# Experimental Test for the cyclic $G_{earth}$ prediction of a Cosmological Model

Can anyone suggest a way to measure or rule out a tiny cyclic variation in the earth’s gravitational constant $$G_{earth}$$, predicted by an alternative cosmological model? It’s an annual cyclic variation of magnitude $$1.65\times 10^{-10} G$$.

The cosmological model will be briefly described in part 1), in part 2) there is the derivation of the cyclic $$G$$ effect and in part 3) some ideas already considered to try and measure the effect.

Part 1) The Cosmological Model.

In the model the ‘expansion’ of the universe happens to all distances as in Cosmology - an expansion of all length scales , in this type of expansion all physical quantities change according to the number of length dimensions in them , $$Q=Q_0e^{nHt}$$.

The redshift was explained due to Planck’s constant changing with time, $$h=h_0e^{2Ht}$$.

This led to the conclusion that the expansion constant $$H$$ is half of Hubble’s constant - leading to the encouraging result that the matter density $$\Omega_m$$ is predicted to be observed as between 0.25 and 0.33 (although really 1.0).

The simple model led to a cosmology giving a good match to data, with no need for dark energy and a cosmological constant of zero, perhaps as Einstein said, it was his “greatest blunder”.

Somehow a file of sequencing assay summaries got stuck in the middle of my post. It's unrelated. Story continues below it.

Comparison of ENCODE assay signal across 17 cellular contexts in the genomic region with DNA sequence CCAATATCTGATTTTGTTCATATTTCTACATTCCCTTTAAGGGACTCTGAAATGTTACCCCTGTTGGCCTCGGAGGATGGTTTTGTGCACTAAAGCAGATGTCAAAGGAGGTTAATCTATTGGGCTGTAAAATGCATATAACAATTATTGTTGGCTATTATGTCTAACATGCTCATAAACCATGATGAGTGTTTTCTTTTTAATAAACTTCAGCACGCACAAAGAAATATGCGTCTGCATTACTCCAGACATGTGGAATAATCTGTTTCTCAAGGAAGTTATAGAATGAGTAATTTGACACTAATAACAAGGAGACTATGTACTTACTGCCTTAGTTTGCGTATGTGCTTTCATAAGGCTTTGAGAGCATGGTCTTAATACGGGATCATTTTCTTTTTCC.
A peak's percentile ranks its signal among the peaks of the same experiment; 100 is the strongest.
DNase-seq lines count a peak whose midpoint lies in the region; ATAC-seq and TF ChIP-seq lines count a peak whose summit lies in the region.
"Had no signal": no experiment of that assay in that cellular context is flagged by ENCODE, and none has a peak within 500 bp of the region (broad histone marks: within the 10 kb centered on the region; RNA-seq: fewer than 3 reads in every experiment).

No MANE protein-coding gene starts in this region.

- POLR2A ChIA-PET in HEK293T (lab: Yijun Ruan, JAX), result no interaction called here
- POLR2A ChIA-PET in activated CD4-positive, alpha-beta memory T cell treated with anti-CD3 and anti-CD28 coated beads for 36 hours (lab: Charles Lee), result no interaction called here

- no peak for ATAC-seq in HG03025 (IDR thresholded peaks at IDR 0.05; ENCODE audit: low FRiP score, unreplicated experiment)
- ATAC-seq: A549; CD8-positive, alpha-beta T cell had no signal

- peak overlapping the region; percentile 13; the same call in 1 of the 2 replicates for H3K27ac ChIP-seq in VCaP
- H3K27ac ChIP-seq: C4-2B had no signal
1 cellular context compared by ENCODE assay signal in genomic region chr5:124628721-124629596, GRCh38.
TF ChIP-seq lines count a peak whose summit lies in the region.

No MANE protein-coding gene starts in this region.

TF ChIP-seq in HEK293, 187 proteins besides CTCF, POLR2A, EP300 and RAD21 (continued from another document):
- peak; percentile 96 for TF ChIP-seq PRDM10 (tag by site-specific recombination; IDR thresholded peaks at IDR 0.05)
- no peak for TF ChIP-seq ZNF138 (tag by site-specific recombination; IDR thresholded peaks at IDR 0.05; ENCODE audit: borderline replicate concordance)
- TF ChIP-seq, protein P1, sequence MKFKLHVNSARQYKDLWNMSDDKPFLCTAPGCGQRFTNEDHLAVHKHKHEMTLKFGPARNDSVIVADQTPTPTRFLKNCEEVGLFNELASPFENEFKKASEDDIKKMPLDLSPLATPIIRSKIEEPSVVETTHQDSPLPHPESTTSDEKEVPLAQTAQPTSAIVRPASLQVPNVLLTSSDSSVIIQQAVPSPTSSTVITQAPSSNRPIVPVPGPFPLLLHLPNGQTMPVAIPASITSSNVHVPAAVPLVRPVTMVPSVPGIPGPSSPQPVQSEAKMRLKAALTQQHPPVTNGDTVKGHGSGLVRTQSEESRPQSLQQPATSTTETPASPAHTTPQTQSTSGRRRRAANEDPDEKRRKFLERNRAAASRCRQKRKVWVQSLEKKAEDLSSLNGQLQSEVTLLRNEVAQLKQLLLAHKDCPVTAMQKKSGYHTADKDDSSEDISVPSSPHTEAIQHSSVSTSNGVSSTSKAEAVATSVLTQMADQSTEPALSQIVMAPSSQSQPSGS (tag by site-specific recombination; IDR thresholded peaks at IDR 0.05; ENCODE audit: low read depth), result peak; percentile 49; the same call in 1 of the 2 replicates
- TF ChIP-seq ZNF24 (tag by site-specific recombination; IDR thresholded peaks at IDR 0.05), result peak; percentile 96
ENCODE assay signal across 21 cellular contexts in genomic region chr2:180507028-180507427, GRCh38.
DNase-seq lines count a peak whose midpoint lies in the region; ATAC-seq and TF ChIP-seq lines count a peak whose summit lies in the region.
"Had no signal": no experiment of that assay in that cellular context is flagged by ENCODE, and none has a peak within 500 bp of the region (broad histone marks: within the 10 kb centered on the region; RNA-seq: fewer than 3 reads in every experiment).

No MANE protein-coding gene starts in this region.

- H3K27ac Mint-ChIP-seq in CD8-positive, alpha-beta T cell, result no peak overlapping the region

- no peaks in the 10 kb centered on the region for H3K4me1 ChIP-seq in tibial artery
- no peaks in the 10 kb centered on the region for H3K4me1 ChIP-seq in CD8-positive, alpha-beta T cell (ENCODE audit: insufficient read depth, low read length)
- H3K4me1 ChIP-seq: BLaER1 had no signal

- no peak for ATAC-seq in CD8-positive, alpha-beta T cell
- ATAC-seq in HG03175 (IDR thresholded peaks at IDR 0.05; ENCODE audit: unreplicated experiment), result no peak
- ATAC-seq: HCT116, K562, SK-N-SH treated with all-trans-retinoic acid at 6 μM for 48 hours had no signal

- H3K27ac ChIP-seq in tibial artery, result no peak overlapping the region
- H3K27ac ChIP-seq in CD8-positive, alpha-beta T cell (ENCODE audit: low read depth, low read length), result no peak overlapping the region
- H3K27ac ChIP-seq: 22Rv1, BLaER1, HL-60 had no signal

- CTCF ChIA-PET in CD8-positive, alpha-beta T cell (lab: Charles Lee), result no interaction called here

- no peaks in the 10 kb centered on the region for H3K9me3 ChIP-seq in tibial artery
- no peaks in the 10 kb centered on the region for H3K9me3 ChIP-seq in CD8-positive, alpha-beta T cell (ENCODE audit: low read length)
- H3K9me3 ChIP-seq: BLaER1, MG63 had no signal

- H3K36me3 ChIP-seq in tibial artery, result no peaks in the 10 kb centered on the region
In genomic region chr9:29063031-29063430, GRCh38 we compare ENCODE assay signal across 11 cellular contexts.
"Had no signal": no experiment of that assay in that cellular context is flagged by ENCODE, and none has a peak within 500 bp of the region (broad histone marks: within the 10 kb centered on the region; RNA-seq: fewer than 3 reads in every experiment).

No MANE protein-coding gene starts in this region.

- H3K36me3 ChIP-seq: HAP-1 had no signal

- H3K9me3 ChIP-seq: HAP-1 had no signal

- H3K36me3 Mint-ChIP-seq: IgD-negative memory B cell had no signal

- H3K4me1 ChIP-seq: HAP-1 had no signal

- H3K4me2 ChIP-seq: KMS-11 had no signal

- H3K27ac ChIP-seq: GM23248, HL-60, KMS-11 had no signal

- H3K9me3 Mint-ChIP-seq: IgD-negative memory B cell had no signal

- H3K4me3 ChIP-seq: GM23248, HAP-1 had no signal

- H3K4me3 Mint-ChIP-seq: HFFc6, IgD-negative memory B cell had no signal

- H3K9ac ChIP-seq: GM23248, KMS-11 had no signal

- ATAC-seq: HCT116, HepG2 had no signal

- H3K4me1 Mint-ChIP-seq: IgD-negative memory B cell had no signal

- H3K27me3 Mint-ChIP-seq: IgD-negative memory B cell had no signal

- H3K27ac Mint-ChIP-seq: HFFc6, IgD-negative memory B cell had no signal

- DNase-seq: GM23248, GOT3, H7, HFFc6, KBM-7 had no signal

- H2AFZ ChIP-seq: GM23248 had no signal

But does it predict anything new?

The cosmology is an apparently static universe, but a consistent cosmology must include General Relativity (or a theory very close) and the Big Bang. The Big Bang is included by the Gravitational constant reducing for dense regions of matter, allowing ejection phenomenon and the Big Bang itself.

Part 2) Trying to understand the cause of gravity.

For a mass $$m$$, of energy $$mc^2$$ according to 1) its energy would change as $$(mc^2)e^{2Ht}$$ and violate conservation of energy…

but gravity hasn’t been included. With gravitational potential energy included, the total energy due to the mass is

$$(mc^2-\frac{GMm}{R})e^{2Ht}$$

Where $$R$$ represents the Radius of the universe of mass $$M$$ and small numerical constants are omitted for simplicity.

Energy can be conserved during the expansion of the type in 1) if inertial and gravitational mass are equal and

$$mc^2-\frac{GMm}{R}= 0\tag1$$

$$G=\frac{Rc^2}{M}\tag2$$ this is known to be approximately true, why it’s so is known as the flatness problem and has no explanation with traditional Big Bang theory.

The interpretation of this is that gravity is caused by the expansion (of the type in part 1) in order to conserve energy as the expansion occurs.

For a large mass $$m$$ of radius $$r$$, with a large self-gravitational energy, (1) would be amended to (3)

$$mc^2-\frac{GMm}{R} -\frac{Gm^2}{r} = 0 \tag3$$

Leading to a reduction in $$G$$ for dense objects as in Does General Relativity allow a reduction in the strength of gravity?

$$G_m = \frac{c^2}{c^2/G + m/r} \tag4$$

…and for a mass near a particularly massive object, such as the earth near the Sun, $$M_S$$, it’s (6)

$$mc^2-\frac{GMm}{R} -\frac{GM_Sm}{r_{ES}} = 0\tag5$$